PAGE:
Diary Writing


I watched a cute and funny video on The Atlantic about David Sedaris and him keeping a diary in today’s age.

I have half a bookshelf filled with my diaries, which I began keeping in 97/98. Every notebook is filled with my experiences growing up. It was how I released emotion. I wasn’t one to talk about my feelings (still learning to do that), but I didn’t want someone to talk back to me and give advice. I yearned for someone who would just shut up and listen. I found that “person” in notebooks. I wasn’t judged, and I felt free to write about anything I wanted.

But as I continued writing in my adult life, the entries weren’t imaginative anymore. They became sounding boards for the frustrations I was encountering. And the positive. The log time between entries grew too–I wasn’t writing as often. As the saying goes, “Life got in the way.”

However, watching this video made me proud to be a diary keeper and not an oversharer online: you know the person on Facebook who shares everything from health issues to photos of their children to relationship woes. Isn’t it tiring to see that? Where’s the discrection? If you share your life with the world, what do you have to hold onto? Your Facebook feed becomes your diary, when a diary is supposed to be private. As Sedaris said, “More people are documenting their lives now. The difference is the degree to which they’re sharing. And there’s a lot to be said for not putting things out there.”

Like handwritten letters, keeping a diary is old school. But putting pen to paper is intimate. Note taking doesn’t count here. Anyone can do that (and required for class!). However, writing a letter or your thoughts out takes effort. There’s no delete key, and the handwriting isn’t going to be legible to everyone who reads it. If you make a mistake, scratch it out or white it out. Or throw it out and start over.

While the computer’s great (Microsoft Office!), keeping a diary is still valued today. I won’t stop doing it.


I Want Attention!

The newest issue of WIRED Magazine caught my attention. I had never read their publication, but the headline about pain piqued my curiosity. I noted the key words on the cover so I could find the article and read it later.
It was an interesting piece, but afterward I found other articles on their site worth reading. I felt tempted to email the site to myself and bookmark it. That’s what I do when I find a site that has good content.
And there lies my (our) problem: over consumption.
It’s my inattentiveness or curiosity but I read a lot of articles on various websites. My bookmarks tab has food sites, music sites and lots of articles. Sometimes I tend to stay on one site and read whatever looks appealing. After doing that time has flown by!
But spending my time on the internet like this is not good for my stress level. I say stress because I look at my bookmarks and start to feel anxious. It’s a lot of information saved for later.
But here’s the real problem: So many publications are covering the same topics. So the questions become, which site do we go to for news? Which publication is best for business? Every website is competing for your attention, but how do they get you to ONLY go to their site and trust them? Do you choose the all-inclusive site like The New York Times, or a specialty one to read about science? And if you do the latter, what makes you choose Scientific American over NPR? Or do you read both?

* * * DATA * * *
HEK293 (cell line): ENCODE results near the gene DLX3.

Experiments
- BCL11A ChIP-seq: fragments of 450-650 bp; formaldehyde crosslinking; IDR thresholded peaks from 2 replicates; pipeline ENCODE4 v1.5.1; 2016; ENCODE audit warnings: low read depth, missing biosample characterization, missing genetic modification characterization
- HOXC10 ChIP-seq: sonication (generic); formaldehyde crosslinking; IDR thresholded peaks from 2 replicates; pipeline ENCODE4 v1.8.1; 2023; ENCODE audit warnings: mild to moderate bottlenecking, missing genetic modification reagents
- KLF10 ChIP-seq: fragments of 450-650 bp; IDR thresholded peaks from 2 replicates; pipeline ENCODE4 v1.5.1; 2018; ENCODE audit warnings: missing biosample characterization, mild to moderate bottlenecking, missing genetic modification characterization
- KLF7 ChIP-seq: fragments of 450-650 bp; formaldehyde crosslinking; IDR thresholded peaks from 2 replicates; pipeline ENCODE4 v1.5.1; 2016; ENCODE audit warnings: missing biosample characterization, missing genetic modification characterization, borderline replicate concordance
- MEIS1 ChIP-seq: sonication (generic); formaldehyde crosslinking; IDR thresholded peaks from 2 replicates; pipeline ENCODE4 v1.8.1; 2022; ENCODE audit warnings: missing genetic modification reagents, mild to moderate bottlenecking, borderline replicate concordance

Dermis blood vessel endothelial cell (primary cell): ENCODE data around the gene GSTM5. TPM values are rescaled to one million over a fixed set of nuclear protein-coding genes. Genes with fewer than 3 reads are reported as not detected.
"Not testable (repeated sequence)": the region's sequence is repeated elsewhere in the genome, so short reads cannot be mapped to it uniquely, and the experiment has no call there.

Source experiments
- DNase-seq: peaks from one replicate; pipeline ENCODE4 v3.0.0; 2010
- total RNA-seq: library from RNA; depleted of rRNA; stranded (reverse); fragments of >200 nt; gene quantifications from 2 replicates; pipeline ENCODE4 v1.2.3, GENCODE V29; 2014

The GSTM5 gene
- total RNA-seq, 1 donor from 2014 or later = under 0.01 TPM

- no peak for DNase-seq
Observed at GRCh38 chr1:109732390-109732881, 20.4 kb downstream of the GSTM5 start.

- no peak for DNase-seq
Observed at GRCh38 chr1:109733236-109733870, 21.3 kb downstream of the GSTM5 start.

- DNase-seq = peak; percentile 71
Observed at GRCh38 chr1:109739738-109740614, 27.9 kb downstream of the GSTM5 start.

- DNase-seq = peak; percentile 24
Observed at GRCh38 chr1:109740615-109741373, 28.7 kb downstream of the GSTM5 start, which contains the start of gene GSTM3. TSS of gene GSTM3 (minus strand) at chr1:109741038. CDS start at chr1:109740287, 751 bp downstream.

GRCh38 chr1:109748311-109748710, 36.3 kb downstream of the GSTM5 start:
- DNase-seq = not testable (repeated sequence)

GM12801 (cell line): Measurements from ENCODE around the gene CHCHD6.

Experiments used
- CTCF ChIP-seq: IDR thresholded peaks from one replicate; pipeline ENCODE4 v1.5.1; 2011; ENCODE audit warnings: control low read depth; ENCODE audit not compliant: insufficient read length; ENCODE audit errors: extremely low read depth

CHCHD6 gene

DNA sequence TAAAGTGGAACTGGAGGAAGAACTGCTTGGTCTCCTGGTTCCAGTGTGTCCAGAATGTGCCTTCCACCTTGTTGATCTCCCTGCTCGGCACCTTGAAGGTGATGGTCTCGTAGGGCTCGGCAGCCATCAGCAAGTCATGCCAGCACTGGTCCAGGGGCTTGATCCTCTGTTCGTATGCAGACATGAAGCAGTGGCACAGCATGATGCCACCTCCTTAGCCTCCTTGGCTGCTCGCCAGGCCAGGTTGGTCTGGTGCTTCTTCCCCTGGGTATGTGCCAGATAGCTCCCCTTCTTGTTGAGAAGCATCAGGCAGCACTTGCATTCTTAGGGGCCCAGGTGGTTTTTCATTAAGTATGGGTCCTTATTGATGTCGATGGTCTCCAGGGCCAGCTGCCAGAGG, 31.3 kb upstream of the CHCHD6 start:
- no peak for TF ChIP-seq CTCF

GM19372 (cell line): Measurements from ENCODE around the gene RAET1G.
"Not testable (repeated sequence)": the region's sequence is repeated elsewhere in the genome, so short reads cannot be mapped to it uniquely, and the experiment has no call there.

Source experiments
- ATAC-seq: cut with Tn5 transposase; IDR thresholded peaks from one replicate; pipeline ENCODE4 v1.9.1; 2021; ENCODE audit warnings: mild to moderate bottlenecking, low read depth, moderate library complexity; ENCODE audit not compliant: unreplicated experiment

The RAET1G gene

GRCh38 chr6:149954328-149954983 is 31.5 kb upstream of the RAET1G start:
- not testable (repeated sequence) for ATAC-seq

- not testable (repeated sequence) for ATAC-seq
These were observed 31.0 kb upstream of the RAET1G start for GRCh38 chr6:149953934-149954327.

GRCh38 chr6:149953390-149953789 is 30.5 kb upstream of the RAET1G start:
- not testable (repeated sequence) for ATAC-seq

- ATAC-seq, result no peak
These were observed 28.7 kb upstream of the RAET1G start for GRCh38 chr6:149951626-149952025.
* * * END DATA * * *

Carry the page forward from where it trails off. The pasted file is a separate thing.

How do we choose where to focus our reading on topics that interest us? What makes a website good enough for us to keep going back to it? I wrestle with the answers to these questions whenever I catch myself spending a few minutes too long on a website.
The internet can be a great learning tool, no doubt. (And a distraction!) Google can find anything you’re looking for in a second. But whose information do you trust?
This reminds me, I should clean up my bookmarks.

Career Wednesday: To Apply or Not to Apply


I was shown a job for a corporate communications writer and while there was a lot of responsibility I thought that I could handle it, until I read that the company required a “minimum of 7 years of communications and/or public relations experience…”

My eyes widened.

MINIMUM 7 years of experience!!!

With a sigh I knew right then that the job was out of my reach and searched more.

I found an open position for an email marketing specialist and while I have experience in marketing (social media), I’m not too well versed in the skills the company is looking for. I know the gist of them but haven’t worked with the software closely. As I was working on my resume I was having second thoughts about applying.

I thought that there had to be people who applied to jobs that were a little beyond their reach and at least secured an interview. To help guide me I Googled and found an article by Forbes which stated that while it’ll be a waste to apply to a position that required seven years experience but you only have two, apply to jobs where it’ll be easy to fill in any gaps you’re concerned about (specific skills, for example).

That made me feel slightly better, knowing that the skills and knowledge the position asked for could be learned beforehand.

Then, I found this comforting article from The Muse (which was where the Forbes article came from, but with different content), and Fear #2 spoke to me. The quotes in that section made me relax and I realized that everyone is not going to meet every single requirement that’s listed on a job ad. There’s no way.

So, with those articles and a new perspective, I decided to apply to the position. I didn’t submit anything yet but will soon.

Have you applied to a job that was out of your reach and either landed an interview or the position? If so, how did you make yourself look like a strong candidate? Let me know in the comments!